There are plenty of tube substitutions you can make which will affect the tone of your component, a 12AX7 has several variants that serve as drop in replacements. The idea of tube rolling is to find the specific tube(s) you prefer in your system. Sometimes I've found one tube to not be the best choice for one location, say a phase splitter or a line tube, in my system but to work well in another location, say, as a driver tube or in the phono stage. One reason here is each tube has its own level of gain, if you change the gain in the circuit by changing tubes, you'll possibly change how everything downstream from that change is affected.

On the other hand, I've worked with repair techs who felt all tubes were the same if they were the same tube type and measured well. Other repair techs were reasonably picky about the tubes they suggested but not nuerotic about it.

judicata
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Re: Tube break-in?

All very interesting. Thanks for the info all.

Monty
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Re: Tube break-in?

The LPS is a really decent tube, regardless of the price. The German Valvo tubes
are my favorite, but they've become almost as expensive as the Telefunkens. You
can still get the Amperex tubes for a bit less and they seem to provide the best
texture next to the Valvos. Mullards are too warm for my tastes and grossly
expensive for their limited virtues.

judicata
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Re: Tube break-in?

Thanks, that's helpful. A quick google search about a week ago showed the LPS to be highly recommended, so I decided it was worth the $10-15 to try a different tube. I like it so far, but I"m going to listen to it for a number of hours, and then switch back to see exactly what differences I hear. I suspect that it is quiet and warmer than the stock tube I had in there, but the last tube may have sounded better in the mids, but I don't completely trust my ears yet - more listening needed.

cyclebrain
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Re: Tube break-in?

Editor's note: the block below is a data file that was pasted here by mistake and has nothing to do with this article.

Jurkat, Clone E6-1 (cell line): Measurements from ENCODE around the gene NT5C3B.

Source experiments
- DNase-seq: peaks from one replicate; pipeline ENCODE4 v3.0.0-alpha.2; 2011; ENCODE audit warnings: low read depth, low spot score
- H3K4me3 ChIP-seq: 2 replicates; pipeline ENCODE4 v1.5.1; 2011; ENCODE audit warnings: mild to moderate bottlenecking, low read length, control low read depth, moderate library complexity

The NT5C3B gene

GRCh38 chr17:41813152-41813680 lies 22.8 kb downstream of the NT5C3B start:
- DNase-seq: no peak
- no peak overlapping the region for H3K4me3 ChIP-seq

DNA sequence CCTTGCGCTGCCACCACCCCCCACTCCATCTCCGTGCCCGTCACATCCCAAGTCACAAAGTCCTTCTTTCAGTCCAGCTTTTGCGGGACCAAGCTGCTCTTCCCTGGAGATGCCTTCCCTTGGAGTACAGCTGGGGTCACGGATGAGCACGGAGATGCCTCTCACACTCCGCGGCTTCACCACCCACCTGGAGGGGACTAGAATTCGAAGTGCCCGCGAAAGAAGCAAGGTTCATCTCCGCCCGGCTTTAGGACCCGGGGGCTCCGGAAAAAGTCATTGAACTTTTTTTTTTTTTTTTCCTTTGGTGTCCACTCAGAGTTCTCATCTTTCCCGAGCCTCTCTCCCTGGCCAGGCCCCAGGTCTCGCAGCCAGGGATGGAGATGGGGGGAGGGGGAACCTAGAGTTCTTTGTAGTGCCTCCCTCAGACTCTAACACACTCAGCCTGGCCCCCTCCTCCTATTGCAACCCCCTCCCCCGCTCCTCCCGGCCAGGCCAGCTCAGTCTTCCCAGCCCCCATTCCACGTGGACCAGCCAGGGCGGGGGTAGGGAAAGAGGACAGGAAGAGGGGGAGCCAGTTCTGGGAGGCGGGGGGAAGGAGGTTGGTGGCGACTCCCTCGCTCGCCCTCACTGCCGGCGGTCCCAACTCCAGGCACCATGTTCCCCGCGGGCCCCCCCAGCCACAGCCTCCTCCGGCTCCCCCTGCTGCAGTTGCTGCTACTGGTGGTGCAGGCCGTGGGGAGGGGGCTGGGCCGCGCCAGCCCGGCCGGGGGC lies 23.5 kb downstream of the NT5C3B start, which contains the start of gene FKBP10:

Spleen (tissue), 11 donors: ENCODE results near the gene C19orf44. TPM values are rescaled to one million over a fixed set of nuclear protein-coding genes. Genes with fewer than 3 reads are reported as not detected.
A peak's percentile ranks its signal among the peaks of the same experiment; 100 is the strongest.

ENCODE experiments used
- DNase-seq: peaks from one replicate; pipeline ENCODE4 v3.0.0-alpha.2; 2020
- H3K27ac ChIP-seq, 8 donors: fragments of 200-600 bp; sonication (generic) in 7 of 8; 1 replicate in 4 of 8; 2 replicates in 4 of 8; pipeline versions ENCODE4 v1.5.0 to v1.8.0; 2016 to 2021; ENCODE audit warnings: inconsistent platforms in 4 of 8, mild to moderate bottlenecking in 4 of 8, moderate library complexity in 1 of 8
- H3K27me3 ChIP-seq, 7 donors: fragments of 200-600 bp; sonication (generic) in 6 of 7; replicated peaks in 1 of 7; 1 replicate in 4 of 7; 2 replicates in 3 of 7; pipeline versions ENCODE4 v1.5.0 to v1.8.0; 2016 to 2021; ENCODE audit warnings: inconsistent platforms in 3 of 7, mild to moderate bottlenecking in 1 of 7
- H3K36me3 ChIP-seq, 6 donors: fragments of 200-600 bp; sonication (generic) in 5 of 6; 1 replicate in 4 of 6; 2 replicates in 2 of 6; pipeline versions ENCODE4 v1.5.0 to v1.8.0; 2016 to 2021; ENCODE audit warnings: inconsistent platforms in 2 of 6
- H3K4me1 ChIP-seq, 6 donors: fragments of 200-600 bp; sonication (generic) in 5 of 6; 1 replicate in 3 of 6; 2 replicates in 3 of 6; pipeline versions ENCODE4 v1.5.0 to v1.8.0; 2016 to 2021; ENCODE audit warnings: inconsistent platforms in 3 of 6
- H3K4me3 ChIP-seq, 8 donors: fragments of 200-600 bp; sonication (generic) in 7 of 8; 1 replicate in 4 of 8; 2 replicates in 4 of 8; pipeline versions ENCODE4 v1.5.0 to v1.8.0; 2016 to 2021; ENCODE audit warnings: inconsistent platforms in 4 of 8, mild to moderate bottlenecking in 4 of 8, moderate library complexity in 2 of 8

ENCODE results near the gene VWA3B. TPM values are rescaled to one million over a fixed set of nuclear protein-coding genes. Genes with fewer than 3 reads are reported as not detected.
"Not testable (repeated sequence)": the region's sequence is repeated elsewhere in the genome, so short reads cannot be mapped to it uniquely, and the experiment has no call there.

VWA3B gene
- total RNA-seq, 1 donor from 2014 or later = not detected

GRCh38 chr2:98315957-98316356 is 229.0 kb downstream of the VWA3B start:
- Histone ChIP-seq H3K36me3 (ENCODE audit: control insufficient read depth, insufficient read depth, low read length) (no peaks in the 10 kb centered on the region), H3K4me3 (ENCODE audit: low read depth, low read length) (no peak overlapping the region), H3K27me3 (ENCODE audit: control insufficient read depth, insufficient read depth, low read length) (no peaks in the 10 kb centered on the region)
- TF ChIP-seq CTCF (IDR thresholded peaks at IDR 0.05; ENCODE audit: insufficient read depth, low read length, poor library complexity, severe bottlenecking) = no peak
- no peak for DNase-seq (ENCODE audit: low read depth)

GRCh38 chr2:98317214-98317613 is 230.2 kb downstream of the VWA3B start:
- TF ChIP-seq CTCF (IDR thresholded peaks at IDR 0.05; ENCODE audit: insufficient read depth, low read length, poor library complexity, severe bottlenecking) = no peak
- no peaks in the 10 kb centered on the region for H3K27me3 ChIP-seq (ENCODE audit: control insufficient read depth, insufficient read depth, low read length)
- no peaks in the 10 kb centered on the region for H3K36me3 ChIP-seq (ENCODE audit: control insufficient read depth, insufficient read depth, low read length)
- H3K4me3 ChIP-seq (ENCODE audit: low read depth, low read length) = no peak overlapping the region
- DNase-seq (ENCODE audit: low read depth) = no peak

Well to me, a non-tube user but a person with a technical understanding in electronic circuits, I can believe that tubes could have a breakin period. Since tubes obviously do deteriate over time and eventially fail then they must have a non-linear performance curve. Therefor they must have a period of peak performance. Impurities in their vacuum. Contaminations in their atmosphere caused by the outgassing from the deteriation of their filament.

JSBach
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Re: Tube break-in?


Quote:
Well to me, a non-tube user but a person with a technical understanding in electronic circuits, I can believe that tubes could have a breakin period. Since tubes obviously do deteriate over time and eventially fail then they must have a non-linear performance curve. Therefor they must have a period of peak performance. Impurities in their vacuum. Contaminations in their atmosphere caused by the outgassing from the deteriation of their filament.


From what you say Cyclebrian ( Cyclebrain? --conjures visions of delicious calf muscles ) it appears you're talking about a gradual break down, not break in. I've never heard mention of tubes breaking in and never experienced it but I'm willing to believe it's possible if someone can explain how it might happen.

SAS Audio
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Re: Tube break-in?

Hi Gents,

Years ago I use to use some special oxide coated power tubes and it took some hours before the cathodes "broke in".

By that I mean the characteristics, cathode current actually changed and reached a peak after some few hours. I haven't really scientifically tested audio power tubes, but I think I hear differences over some time just like some others have already mentioned.

Take care and hope this helps.